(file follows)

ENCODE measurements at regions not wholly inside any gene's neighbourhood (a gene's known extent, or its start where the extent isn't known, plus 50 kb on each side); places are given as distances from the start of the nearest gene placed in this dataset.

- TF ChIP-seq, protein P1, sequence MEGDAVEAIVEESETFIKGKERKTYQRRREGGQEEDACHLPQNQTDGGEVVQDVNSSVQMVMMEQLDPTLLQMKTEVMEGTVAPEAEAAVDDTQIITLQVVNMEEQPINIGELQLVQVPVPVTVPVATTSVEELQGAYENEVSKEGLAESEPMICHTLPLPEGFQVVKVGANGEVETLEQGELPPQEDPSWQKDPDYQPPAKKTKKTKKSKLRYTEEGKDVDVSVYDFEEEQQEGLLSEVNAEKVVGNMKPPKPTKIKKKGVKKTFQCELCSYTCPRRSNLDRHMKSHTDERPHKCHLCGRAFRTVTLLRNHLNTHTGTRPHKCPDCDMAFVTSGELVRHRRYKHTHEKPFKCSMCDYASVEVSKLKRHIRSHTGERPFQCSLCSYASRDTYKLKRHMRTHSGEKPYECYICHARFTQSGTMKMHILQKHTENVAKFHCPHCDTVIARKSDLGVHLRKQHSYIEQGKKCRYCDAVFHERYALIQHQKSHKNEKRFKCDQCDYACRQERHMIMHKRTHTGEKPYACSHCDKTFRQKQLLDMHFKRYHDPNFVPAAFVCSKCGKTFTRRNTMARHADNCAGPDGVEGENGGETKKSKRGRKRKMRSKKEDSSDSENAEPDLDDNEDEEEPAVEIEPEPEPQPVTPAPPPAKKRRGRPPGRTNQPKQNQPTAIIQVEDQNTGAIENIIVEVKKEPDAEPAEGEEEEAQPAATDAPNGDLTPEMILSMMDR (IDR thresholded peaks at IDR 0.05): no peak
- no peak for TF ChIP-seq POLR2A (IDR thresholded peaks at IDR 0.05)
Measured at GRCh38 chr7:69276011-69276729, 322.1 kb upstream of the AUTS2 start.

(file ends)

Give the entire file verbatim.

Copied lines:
ENCODE measurements at regions not wholly inside any gene's neighbourhood (a gene's known extent, or its start where the extent isn't known, plus 50 kb on each side); places are given as distances from the start of the nearest gene placed in this dataset.

- TF ChIP-seq, protein P1, sequence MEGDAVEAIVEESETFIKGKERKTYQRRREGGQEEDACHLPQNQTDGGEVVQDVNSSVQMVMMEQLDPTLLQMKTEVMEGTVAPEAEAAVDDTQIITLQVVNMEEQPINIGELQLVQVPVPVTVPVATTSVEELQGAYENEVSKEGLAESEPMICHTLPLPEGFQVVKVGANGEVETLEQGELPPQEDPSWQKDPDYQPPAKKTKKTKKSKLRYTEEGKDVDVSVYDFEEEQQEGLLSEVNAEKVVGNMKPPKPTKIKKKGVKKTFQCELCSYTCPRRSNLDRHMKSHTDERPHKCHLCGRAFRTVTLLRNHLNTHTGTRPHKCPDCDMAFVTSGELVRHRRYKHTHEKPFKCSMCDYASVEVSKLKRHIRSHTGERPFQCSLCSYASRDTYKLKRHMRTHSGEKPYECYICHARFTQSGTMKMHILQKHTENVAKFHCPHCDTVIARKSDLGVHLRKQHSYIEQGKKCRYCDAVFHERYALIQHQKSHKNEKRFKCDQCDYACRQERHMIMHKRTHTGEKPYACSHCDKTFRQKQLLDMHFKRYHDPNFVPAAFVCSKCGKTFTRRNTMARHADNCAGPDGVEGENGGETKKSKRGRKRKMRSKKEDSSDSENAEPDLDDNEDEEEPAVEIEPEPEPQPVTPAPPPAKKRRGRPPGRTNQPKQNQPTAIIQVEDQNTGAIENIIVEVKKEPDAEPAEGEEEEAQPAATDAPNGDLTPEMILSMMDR (IDR thresholded peaks at IDR 0.05): no peak
- no peak for TF ChIP-seq POLR2A (IDR thresholded peaks at IDR 0.05)
Measured at GRCh38 chr7:69276011-69276729, 322.1 kb upstream of the AUTS2 start.